[linux-audio-dev] IUPUI Student Radio Station should be based on Linux
dmills at spamblock.demon.co.uk
Sat Mar 12 02:45:39 UTC 2005
On Friday 11 March 2005 03:03, ben racher wrote:
> I'm starting a student radio station at IUPUI in Indianapolis, Indiana
> and I want our entire audio infrastructure to be based on Linux. I've
> got a rough sense of all the apps we need and what apps to setup on
> which computers, but I thought I'd run the blueprints by you guys to see
> if you could give me any feedback.
> Streaming/Web Server: Runs apache and icecast or the icecast mod for
> Automation Computer: Runs some sort of playback program, I've been
> keeping my eyes on LiveSupport http://www.campware.org/ to schedule and
> automate the station when DJs aren't present.
Are you sure you only want one? It seems to me that a network system is really
needed here as you really need:
On air playout (Two of possibly?).
Record library terminal (used for importing audio, setting segue points, talk
timers things like that)
Log creation & scheduling.
Traffic & Reconciliation...
And that all of these need to interact.
Now the disclaimer: I hack on Rivendell which uses exactly this model so I
am obviously in favour!
> Audio Archive: File Server for our digital library, probably all FLAC
> files, maybe Ogg, but I think we want FLAC in case we want to burn CDs.
> And this is the part that I need help on...
> Production Computer... so I've been tooling around with JACK and Ardour
> and MusE (not to be confused with MuSE) and other JACK apps and its all
> really cool and exciting. I never got the sound input to even really
> work in linux until a couple weeks ago. Yay for the 2.6.8+ kernels. So
> here are my thoughts on setting up a workstation, and I don't even know
> if this is possible, but that's why I'm mailing you guys. One department
> has kindly donated a brand new Dell Poweredge Dual Xeon 2.4 ghz somethin
> or other. The rest of our computers are from the university junkyard of
> midgrade PowerPC G4s and Pentium 3s. So the Poweredge is our gem
> computer out of all the other crappy computers. Is there any way for me
> to set up the speedy new poweredge as some kind of audio production
> renderfarm, and get the PPCs and the Pentium 3s to connect to it as
> production terminals? Cause, although multi-tracking on the G4s and
> Pentium 3s is possible, doing extensive work with FX plugins is probably
> out of the question.
For the vast majority of radio production, you don't need serious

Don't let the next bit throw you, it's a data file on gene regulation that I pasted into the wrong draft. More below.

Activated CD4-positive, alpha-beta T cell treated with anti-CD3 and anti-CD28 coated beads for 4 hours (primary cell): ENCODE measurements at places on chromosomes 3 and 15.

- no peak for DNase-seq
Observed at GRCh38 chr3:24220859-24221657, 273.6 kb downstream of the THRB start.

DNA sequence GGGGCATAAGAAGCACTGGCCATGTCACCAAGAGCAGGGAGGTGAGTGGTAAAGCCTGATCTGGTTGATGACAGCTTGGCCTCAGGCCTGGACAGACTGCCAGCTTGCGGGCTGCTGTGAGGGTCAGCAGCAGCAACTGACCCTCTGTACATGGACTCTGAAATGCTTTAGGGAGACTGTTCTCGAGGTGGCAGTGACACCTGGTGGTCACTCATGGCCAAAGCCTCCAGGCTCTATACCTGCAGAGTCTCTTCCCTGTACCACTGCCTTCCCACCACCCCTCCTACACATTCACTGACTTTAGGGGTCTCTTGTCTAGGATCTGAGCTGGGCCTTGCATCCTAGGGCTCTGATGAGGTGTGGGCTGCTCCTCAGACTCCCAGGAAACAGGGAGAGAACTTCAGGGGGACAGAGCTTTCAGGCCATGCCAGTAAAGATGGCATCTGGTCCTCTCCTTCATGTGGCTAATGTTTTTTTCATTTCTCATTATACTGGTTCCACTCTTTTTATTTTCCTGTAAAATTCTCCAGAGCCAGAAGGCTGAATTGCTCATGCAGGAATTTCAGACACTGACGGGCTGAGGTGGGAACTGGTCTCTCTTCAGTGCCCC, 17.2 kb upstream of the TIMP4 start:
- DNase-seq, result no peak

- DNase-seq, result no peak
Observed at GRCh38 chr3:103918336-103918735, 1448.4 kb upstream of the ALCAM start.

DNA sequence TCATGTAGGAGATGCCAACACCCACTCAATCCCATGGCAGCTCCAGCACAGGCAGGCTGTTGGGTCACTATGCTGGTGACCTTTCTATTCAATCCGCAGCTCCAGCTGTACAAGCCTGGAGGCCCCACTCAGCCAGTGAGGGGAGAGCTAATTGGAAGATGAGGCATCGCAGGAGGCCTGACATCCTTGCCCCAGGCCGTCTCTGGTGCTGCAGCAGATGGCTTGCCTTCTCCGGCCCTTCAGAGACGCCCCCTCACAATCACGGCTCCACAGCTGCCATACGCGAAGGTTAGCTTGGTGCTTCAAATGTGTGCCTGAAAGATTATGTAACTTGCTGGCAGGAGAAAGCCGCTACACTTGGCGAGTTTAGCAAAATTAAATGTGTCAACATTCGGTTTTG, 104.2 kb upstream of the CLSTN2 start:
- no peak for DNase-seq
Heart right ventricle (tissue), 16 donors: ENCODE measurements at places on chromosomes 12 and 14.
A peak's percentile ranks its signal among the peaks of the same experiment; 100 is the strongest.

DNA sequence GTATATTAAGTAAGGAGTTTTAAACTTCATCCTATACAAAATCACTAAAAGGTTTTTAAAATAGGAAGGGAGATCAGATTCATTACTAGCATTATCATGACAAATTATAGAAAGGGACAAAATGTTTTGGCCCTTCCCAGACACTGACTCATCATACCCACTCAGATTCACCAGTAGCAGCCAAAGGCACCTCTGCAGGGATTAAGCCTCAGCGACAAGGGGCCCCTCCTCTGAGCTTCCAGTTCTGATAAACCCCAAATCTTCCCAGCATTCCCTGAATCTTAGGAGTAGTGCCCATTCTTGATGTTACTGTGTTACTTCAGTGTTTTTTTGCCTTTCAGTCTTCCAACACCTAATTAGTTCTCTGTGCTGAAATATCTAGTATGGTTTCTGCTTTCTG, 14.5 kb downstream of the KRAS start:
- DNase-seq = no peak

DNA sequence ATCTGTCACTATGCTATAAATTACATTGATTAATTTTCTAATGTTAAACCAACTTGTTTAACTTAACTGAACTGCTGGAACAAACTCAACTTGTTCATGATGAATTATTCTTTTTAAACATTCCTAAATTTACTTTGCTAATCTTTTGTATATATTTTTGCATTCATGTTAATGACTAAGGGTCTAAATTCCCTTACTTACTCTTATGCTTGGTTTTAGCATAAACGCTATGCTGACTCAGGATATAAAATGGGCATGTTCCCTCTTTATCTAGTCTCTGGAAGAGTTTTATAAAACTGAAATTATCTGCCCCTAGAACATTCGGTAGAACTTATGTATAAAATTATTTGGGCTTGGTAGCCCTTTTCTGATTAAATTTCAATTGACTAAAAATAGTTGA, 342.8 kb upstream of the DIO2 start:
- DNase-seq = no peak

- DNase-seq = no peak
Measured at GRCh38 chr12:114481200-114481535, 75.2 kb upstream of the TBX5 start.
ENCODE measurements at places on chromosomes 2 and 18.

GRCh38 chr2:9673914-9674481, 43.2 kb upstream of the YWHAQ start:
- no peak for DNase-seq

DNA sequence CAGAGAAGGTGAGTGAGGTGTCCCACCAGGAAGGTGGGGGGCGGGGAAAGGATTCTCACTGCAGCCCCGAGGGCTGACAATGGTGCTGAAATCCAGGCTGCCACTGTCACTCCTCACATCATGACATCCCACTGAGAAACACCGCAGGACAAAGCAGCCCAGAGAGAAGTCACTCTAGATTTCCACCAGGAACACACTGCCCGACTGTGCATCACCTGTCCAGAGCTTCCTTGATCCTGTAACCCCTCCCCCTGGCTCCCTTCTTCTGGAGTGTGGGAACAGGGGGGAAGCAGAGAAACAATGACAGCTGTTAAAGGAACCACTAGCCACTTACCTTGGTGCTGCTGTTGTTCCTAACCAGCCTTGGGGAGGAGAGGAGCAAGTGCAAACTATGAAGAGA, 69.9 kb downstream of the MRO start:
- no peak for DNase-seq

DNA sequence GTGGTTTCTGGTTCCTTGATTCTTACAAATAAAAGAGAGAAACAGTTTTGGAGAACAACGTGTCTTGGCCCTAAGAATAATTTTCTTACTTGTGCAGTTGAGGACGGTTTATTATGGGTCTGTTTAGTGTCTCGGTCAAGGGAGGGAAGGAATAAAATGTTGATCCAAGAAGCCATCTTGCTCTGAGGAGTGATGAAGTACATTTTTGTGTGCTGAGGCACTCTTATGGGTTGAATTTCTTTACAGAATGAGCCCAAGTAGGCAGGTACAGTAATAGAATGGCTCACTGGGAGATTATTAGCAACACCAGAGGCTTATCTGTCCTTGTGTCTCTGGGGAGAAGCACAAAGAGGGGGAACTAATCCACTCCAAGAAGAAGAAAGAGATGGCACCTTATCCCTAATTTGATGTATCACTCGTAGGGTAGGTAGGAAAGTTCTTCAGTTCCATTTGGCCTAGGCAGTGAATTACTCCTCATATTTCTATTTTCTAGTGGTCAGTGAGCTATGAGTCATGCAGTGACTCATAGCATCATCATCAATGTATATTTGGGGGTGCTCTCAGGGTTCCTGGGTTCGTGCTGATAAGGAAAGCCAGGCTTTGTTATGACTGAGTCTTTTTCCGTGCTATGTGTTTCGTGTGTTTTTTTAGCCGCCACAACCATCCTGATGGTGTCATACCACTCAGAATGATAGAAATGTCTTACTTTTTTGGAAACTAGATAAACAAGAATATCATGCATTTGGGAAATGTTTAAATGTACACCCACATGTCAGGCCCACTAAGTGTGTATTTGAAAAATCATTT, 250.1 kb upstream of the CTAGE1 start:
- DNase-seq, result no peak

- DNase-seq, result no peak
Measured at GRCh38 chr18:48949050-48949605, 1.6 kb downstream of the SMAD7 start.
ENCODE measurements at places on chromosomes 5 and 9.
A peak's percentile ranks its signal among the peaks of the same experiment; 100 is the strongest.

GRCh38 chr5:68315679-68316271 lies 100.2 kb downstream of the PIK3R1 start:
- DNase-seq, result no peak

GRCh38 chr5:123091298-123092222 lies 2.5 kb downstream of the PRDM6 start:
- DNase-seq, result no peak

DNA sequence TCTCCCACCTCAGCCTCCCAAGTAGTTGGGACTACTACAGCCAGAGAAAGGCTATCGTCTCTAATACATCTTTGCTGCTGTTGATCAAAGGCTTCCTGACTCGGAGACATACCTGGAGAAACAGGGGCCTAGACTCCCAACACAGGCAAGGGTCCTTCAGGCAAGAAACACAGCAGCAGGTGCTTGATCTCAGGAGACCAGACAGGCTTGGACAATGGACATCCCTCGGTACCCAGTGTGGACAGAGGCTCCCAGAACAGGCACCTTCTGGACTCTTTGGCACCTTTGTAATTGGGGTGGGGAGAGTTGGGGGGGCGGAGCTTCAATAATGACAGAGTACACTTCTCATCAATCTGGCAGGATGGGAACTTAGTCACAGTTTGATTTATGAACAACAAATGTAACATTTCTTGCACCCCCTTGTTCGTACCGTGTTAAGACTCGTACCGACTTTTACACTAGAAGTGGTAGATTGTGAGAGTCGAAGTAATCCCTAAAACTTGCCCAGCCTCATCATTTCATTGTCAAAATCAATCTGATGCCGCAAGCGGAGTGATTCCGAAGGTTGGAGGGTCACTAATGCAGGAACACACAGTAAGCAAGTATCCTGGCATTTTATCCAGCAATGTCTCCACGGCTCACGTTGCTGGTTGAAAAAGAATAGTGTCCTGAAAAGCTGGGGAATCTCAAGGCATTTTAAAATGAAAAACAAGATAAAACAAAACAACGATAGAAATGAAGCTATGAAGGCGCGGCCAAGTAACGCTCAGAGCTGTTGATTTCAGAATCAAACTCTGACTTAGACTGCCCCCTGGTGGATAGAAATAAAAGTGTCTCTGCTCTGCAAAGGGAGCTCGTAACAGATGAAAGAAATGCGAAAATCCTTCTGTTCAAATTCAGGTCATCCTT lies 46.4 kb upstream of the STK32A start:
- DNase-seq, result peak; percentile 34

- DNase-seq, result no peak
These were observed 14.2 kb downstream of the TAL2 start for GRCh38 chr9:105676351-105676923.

I am seeing lots of two track work with spot effects and some gain changes but
normally not a lot of multitrack work.
Now, you could run the DELL as a server and just hook the others up as dumb X
terminals. Put a multichannel card (or two) in the DELL and feed audio lines
to locations near each terminal..... However, I cannot help but feel that for
most production for broadcast, audacity running on a a PIII 800ish should be
> See what I'm getting at? Also, the Poweredge also has about a 500gb raid
> system with it, which would be nice to use for storing our audio on and
> maybe even using as our digital archive as well, but that might be
> pushing it if we are doing audio production work on it as well?
I would put the audio and database on the poweredge and export it via NFS to
any clients that need direct connections. Possibly run the playout engine
here as well, and just have the clients run on the slow boxes.
> imagine this might be the case, but I don't see why ftping flac files on
> a local network would be too much of a burden on the raid drive or dual
Disk bandwidth is not that much of a problem on modern systems, but depending
on what you are running processor load can be. You do not want anything to
interfere with whatever is producing the audio for the transmitters!
> Another reason why it would be nice to be able to connect to
> a poweredge remotely to do audio work, is that it the poweredge makes
> about as much noise as a 747. So... its not exactly an audio production
> friendly unit.
Well, you will need to have a rack room anyway, so why not stick it in there?
In fact why not put ALL the computers in there out of the way and run the
video, mouse & keyboard cables to wherever they are required? Makes for a
much nicer working enviroment.
One word of advice! Word clock is your friend when doing this sort of thing!
While jack.udp and friends can deal with moving the audio over the network,
they do NOT deal with keeping the sound hardware in sync, either have ALL the
audio handled by one soundcard (OK for 12 or so stereo streams), OR use
wordclock to keep everything in sync. Failing to do this can cause much
weirdness (Painful experience).
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